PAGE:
>Shouldn't the FDR administration be judged
>by the times it was in? Isn't the historical
>context relevant to good marxmanship? I'm
>reminded of a little book called "Flatland,"
>a two-dimensional world whose beings understand
>length and width but have no depth.
Max, I'll begin my response first with a rather abstract argument about the nature of workers' collective organization from Moishe Postone, Time Labor and Social Domination (p. 275 and 276, fn. 42):
"...it is generally through collective action around issues such as working conditions, hours, and wages that workers actualy gain some control over the conditions of sale of their commodity. Hence, despite the widespread assmption that workers' collective action and bourgeois social forms are opposed, commodity ownership can only be fully reelized for the workers in collective form: workers, then, can only be 'bourgeois subjects' *collectively*. In other words, the nature of labor power as a commodity ownership, but is necessary to its realization. The historical process of labor power's realization as a commodity parardoxicaly entails the development of collective forms within the framework of captiaism that do *not* point beyond that society--rather, they constitute an important moment in the transition from from liberal to post liberal capitalism.... "The widespread notion that the ideals of the bourgeois revolutions serve as the standpoint of a fundamental, epochal critique of capitalism, and will be realized in socialist society, can be critically analzed partly with reference to the idea that organized workers constitute themselves as a collective commodity owner. If collective action and structures per se are misunderstood and can be misunderstood as pointing toward the negation of capitalism itself, rather than its laissez faire phase."
Now I want to relate this to something Charles perceptively suggested yesterday:
"Thus, the social democratic pro-working class reforms of the New Deal (won by mass working class struggle not volunteerily given), limited as they were, were felt and appreciated by Black people, and Black people shifted parties based on class consciousness."
I think it is important here to underline that FDR represented not reform but the incorporation of the working class into capitalist society, as workers' struggle for practical control over the process of production was reduced to some control over the condtions of the sale of labor power on the market.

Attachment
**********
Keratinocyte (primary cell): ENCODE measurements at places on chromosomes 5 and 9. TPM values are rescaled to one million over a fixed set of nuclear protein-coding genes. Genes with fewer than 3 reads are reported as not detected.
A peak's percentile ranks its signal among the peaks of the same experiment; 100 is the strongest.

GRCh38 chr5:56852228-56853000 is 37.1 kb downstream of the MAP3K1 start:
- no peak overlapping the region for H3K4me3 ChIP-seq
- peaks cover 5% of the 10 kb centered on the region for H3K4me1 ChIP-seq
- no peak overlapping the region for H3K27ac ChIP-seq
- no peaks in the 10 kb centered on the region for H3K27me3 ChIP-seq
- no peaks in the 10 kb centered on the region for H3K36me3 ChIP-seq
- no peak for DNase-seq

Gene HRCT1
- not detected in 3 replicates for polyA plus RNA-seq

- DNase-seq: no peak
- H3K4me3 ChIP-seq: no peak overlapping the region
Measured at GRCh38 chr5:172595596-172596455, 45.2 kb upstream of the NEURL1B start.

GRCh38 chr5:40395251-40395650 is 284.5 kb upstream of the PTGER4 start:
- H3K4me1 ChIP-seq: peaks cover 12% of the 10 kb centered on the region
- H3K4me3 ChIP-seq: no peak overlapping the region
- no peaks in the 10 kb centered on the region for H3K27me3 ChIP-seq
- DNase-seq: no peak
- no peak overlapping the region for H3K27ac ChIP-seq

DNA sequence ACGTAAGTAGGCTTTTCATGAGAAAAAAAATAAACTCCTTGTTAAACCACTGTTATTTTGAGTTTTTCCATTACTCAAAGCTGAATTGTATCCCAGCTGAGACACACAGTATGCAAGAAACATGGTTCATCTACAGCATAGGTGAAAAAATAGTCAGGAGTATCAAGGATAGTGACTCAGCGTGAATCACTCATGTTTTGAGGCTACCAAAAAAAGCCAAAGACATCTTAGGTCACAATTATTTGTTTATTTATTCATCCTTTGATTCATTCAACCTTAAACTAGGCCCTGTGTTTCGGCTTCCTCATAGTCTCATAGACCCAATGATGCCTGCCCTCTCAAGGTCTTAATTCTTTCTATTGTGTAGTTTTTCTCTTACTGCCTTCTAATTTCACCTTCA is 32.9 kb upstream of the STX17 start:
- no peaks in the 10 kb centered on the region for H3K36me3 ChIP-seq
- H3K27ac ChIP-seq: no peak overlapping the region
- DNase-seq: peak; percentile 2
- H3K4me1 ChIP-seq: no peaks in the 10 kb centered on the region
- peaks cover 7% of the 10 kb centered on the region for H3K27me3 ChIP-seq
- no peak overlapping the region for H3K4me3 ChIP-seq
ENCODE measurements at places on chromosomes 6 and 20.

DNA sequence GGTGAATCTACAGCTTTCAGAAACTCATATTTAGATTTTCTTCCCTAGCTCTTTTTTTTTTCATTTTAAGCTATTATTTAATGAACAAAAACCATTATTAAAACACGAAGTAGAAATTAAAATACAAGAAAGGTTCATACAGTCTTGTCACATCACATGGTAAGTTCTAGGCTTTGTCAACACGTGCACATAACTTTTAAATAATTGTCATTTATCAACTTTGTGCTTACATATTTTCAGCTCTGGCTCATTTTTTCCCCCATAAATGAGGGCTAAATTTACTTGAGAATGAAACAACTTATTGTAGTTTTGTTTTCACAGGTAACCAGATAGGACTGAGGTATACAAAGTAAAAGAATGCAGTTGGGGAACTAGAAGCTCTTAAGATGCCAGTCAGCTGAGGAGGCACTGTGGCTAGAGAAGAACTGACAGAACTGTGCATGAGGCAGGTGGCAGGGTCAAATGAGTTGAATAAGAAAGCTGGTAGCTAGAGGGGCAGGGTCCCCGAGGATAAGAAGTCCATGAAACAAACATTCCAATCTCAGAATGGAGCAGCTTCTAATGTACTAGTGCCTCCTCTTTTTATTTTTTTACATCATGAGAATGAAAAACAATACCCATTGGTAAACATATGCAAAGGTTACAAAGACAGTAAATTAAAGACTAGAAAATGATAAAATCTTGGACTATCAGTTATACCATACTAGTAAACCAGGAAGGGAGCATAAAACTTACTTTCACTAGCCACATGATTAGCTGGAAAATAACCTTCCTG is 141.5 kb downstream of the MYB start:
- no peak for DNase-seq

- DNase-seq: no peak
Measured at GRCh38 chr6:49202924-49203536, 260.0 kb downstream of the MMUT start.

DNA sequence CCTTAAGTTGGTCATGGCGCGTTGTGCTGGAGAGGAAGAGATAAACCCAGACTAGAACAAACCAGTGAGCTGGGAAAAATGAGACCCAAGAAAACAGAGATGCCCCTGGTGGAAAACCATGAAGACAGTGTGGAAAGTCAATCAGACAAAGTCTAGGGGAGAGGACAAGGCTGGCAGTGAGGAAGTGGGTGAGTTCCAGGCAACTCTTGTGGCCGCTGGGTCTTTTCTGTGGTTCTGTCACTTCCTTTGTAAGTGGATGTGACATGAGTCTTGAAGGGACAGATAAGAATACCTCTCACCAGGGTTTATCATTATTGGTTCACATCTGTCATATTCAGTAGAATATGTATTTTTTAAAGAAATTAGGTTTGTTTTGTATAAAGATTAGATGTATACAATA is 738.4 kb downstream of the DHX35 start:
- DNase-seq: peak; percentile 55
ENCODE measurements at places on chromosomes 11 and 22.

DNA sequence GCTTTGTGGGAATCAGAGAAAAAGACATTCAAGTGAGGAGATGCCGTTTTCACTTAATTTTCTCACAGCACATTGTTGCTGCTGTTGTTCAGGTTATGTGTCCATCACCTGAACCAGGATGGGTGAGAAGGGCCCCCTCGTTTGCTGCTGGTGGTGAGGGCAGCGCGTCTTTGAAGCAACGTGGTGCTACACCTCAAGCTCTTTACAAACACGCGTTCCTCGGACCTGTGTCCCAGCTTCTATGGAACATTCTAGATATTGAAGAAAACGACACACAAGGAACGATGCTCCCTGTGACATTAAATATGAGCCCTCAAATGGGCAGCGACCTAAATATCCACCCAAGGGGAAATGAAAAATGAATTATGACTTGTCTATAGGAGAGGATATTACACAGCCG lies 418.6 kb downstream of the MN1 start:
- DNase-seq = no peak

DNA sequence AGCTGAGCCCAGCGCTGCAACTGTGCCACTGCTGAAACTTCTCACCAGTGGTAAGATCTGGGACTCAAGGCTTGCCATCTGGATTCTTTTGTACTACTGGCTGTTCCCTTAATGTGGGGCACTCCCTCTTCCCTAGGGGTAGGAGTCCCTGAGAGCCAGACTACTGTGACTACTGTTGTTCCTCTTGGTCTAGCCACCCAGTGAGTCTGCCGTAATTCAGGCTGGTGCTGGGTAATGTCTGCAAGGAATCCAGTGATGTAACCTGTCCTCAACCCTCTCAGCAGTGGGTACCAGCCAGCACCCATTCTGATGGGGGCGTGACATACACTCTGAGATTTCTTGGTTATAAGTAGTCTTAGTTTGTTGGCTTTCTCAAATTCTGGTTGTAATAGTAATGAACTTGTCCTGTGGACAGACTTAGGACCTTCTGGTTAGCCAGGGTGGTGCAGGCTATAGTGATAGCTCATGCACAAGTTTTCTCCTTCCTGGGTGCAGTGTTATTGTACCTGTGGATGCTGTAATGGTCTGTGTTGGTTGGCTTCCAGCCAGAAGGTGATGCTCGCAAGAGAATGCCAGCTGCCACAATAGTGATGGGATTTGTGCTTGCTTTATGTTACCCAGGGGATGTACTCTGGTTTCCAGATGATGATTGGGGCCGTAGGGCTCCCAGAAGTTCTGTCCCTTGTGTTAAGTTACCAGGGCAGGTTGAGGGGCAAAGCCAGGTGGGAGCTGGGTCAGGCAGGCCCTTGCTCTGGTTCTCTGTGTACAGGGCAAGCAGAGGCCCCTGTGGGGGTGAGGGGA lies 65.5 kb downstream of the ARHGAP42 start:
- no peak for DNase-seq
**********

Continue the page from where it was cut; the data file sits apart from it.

Paul Mattick wrote about the New Deal:
"The passing of the National Labor Relations Act created the impression that the government was solidly behind labor's organization drive and would compel industry to accept its results.With the government seemingly on the side of labor, a strike wave ensued for higher wages and better working conditions, based on the reviving trade unions and the newly formed industrial unions, represented the the CIO. Roosevelt became the hero and defender of the working class...The fight for union recongition embraced industries such as steel, rubber, textiles, automobiles, which had until then managed to keep unions out. Unionization took on spectacular proportions, with often spectacular proportions with often a 10fold increase in membership within one year. The resistance of management gave thse struggles a militant character, with--for America--new tactics, such as the sit down strike and even, as in San Francisco, the general strike. The government's non-interference brought Rosselvet much of the labor vote in 1936 as well as heavy financial support in the election campaign. But with the main industries organized and the unions bureacratized, rank and file initiative again subsided to make room for the ordinary bargaining procedures in the labor market, thus revealing the hollowness of labor's victories, which had only served to integrate the unions more thoroughly into the capitalist system."
>From "The Great Depression and the New Deal" in Economics, Politics and the
Age of Inflation. ME Sharpe, 1977. p. 136-7
So I would argue that it was the absence of class consciousness that kept the working class, white and black, within the fold of the New Deal.